Top badminton players Lee Chong Wei, Lin Dan concerned about new tournament format

Badminton legends Lee Chong Wei of Malaysia, left, and Lin Dan of China have complained that competing in so many events this year would be a burden, especially with their age. (AFP)
Updated 18 January 2018

Top badminton players Lee Chong Wei, Lin Dan concerned about new tournament format

KUALA LUMPUR: World number one Viktor Axelsen, Malaysia’s Lee Chong Wei and China’s Lin Dan have expressed concerns about a new badminton tournament structure requiring players to compete in more events.
The complaints emerged at the Malaysia Masters in Kuala Lumpur, which has been upgraded this year by governing body the Badminton World Federation (BWF) as it looks to raise the sport’s profile and ramp up revenues.
The new tour series — featuring six levels and higher prize money — kicks off this year and runs until 2021. At least a million dollars is up for grabs in each of its top four events.
But it also requires athletes to compete in more events — the top 15 singles players and top 10 doubles pairings must take part in 12 a year, an additional two from the previous structure.
The Malaysia Masters, which has seen its prize money almost triple to $350,000, attracted many more big names than it had in the past as players seek to fulfill the requirements.
But some complained competing in so many events this year would be a burden, and a string of top players crashed out on the opening day Wednesday — world number two Lee, five-time world champion Lin and Olympic champion Chen Long.
Lee said he was prepared to pay a penalty to skip an event if he felt he needed to.
“If I have to pay a fine for skipping an event, I will. I’m not 25 anymore, I’m 36 this year,” said Lee Wednesday after losing to Japan’s Kenta Nishimoto.
“I don’t think BWF will review the format, because if they wanted to, they would have done it.”
Denmark’s Axelsen, who beat South Korea’s Lee Hyun-Il in the opening round, was also critical: “We (would) rather have high quality than too many tournaments where the best players can’t perform because we don’t have time to train.”
Five-time world champion Lin, who was beaten by Indonesia’s Ihsan Maulana Mustofa, added: “The top players will focus on the big tournaments... If we have to play in so many tournaments, we won’t play our best.”
The BWF did not immediately respond to requests for comment.
The Malaysia Masters runs until Sunday.


Pakistan must be ready from word 'go' against England, says coach Misbah

Updated 03 August 2020

Pakistan must be ready from word 'go' against England, says coach Misbah

  • England return to Old Trafford for first Test in another three-match series against Pakistan starting Wednesday
  • England are notoriously sluggish starters and have lost the opener in eight of their past 10 Test series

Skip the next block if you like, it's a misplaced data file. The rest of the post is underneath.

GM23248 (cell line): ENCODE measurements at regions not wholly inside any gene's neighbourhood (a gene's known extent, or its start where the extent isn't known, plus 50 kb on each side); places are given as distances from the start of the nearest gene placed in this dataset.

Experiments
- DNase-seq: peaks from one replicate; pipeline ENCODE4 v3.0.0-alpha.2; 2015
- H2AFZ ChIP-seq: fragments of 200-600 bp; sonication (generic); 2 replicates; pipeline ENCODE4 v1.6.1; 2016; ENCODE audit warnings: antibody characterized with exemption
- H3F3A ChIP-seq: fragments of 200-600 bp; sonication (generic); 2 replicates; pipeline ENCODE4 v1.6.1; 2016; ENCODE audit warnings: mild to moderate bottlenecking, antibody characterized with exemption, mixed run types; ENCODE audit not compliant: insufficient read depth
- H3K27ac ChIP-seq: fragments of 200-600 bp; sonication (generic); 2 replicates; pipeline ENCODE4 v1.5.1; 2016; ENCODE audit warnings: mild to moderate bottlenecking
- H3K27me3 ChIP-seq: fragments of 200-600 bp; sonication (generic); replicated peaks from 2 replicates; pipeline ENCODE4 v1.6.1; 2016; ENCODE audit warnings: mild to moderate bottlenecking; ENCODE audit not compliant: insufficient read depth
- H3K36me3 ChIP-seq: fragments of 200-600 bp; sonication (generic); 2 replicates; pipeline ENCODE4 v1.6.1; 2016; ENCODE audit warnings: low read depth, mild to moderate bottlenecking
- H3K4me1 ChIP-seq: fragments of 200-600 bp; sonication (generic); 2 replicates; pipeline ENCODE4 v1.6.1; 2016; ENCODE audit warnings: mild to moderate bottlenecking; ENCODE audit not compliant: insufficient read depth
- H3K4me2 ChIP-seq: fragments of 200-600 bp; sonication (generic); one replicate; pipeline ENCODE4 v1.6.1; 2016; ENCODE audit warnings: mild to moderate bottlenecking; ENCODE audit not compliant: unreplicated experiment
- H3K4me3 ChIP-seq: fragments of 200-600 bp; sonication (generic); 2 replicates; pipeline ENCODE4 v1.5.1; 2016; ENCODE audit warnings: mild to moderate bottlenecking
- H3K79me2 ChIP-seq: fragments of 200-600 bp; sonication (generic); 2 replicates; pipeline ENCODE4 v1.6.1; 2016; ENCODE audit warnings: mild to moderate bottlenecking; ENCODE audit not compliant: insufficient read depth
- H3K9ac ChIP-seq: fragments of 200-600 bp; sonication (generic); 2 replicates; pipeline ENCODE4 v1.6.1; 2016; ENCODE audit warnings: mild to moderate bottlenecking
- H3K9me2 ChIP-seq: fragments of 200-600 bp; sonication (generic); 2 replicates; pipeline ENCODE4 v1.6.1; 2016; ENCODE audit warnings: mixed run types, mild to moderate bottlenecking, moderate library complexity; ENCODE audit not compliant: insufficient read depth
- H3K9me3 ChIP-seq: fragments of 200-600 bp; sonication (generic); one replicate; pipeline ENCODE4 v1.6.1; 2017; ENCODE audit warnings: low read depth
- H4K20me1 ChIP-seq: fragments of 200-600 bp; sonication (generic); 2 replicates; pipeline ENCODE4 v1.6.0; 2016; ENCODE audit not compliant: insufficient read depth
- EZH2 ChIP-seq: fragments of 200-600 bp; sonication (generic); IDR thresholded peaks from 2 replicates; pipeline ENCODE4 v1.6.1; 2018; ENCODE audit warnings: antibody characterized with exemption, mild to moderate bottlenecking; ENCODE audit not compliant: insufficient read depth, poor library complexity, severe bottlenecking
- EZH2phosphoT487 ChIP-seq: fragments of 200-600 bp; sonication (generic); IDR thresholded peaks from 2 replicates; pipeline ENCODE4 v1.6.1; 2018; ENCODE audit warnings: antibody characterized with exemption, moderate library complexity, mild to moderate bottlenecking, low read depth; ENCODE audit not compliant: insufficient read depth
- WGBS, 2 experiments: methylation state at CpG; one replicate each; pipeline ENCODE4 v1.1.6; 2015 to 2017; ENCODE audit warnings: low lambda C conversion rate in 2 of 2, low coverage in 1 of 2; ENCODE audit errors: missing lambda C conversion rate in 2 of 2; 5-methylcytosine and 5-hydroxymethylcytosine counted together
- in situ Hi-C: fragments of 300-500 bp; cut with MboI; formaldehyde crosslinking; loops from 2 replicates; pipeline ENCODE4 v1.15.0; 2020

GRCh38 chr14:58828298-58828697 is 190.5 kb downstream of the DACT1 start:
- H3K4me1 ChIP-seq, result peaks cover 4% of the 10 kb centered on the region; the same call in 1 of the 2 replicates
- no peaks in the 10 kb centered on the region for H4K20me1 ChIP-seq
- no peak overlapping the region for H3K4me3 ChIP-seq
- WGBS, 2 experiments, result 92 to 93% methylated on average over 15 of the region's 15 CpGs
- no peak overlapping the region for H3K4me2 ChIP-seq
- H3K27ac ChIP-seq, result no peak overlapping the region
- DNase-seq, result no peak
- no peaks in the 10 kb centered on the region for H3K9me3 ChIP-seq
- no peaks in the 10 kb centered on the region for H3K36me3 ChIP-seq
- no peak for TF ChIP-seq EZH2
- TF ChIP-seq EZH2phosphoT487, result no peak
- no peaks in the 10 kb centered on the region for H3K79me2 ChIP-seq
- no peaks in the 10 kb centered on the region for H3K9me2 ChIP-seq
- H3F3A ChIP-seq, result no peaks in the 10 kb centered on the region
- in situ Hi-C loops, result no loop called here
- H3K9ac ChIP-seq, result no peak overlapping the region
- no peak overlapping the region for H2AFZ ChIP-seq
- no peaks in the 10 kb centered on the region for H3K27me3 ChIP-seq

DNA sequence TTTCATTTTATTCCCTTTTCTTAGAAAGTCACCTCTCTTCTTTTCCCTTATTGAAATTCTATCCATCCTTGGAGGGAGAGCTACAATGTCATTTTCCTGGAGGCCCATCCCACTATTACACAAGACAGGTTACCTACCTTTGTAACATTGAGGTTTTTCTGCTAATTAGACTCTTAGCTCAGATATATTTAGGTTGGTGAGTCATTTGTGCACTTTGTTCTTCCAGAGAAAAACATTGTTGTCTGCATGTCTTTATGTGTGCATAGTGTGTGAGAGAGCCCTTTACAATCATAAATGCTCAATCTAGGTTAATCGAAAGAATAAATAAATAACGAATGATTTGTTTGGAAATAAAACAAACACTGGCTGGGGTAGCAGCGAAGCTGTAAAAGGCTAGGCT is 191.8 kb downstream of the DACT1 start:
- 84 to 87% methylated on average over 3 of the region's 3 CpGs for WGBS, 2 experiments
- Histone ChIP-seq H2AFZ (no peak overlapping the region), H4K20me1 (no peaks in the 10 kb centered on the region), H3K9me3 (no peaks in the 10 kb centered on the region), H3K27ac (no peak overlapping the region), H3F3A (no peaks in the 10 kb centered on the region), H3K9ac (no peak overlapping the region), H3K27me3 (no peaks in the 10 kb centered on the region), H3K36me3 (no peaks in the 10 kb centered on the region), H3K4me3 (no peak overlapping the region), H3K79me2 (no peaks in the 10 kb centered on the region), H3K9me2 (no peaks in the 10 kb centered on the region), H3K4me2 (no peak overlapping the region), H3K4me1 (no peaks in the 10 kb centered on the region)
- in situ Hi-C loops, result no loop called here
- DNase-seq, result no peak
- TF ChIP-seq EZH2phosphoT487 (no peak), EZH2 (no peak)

LONDON: Pakistan coach Misbah-ul-Haq has urged his side to get off to a flying start in their Test series with England, saying they must be at their best “right from the word ‘go’.”
England are notoriously sluggish starters and have lost the opener in eight of their past 10 Test series, including a recent 2-1 home success against the West Indies that marked international cricket’s return from the coronavirus lockdown.
They now return to Old Trafford, the scene of their two victories over Jason Holder’s men, for the first Test in another three-match series, against Pakistan, starting on Wednesday.
Misbah, suggesting England would have the advantage of momentum, told reporters on Monday: “We should be ready for an England team that have already had three matches of experience and they won their last two Test matches.
“We have to really come in this Test series right from the word ‘go’ at our best if we want to win a Test series or a Test match here.
“We are aware that England have a slight advantage but if we are alert and go 100 percent in the first Test match, that is the only way we can beat England, otherwise we will find ourselves in difficulty.”
Both England and Pakistan, who have played two intra-squad warm-up matches, boast talented pace attacks but Misbah, Pakistan’s captain when they drew a four-match series in England four years ago, believes his side also have the batsmen to give their bowlers enough runs to defend.
“It’s always tough with the Duke ball in England where the ball moves around off the seam and also in the air,” Misbah said.
“But this is where you can really fight and our batting looked in great shape in the last two series. We played in Pakistan but even in Australia we managed to score good runs in almost every innings.
“Shan Masood, Abid Ali scored centuries in previous series (at home to Bangladesh in February and at home to Sri Lanka in December). Conditions are different but still confidence plays a huge role in your mind when you’re coming from a series where you scored runs.
“Azhar (Ali) got a hundred (too, against Sri Lanka).
“In 2016 Asad Shafiq scored runs here, Babar Azam last time performed here in 2018 (when Pakistan drew a two-match series in England 1-1) and the way he’s batting at the moment, he’s confident and playing well.”
England’s attack, however, is set to feature James Anderson, closing in on 600 Test wickets, and Stuart Broad, who took his 500th in the third Test against the West Indies.
“It’s a challenge for us against an experienced and very good seam attack of England but I think we’ve got potential,” said Misbah.
“Mentally at the moment the guys are in good shape because they are coming from good performances.
“When you are confident mentally and in good shape, then you always can deliver on the field.”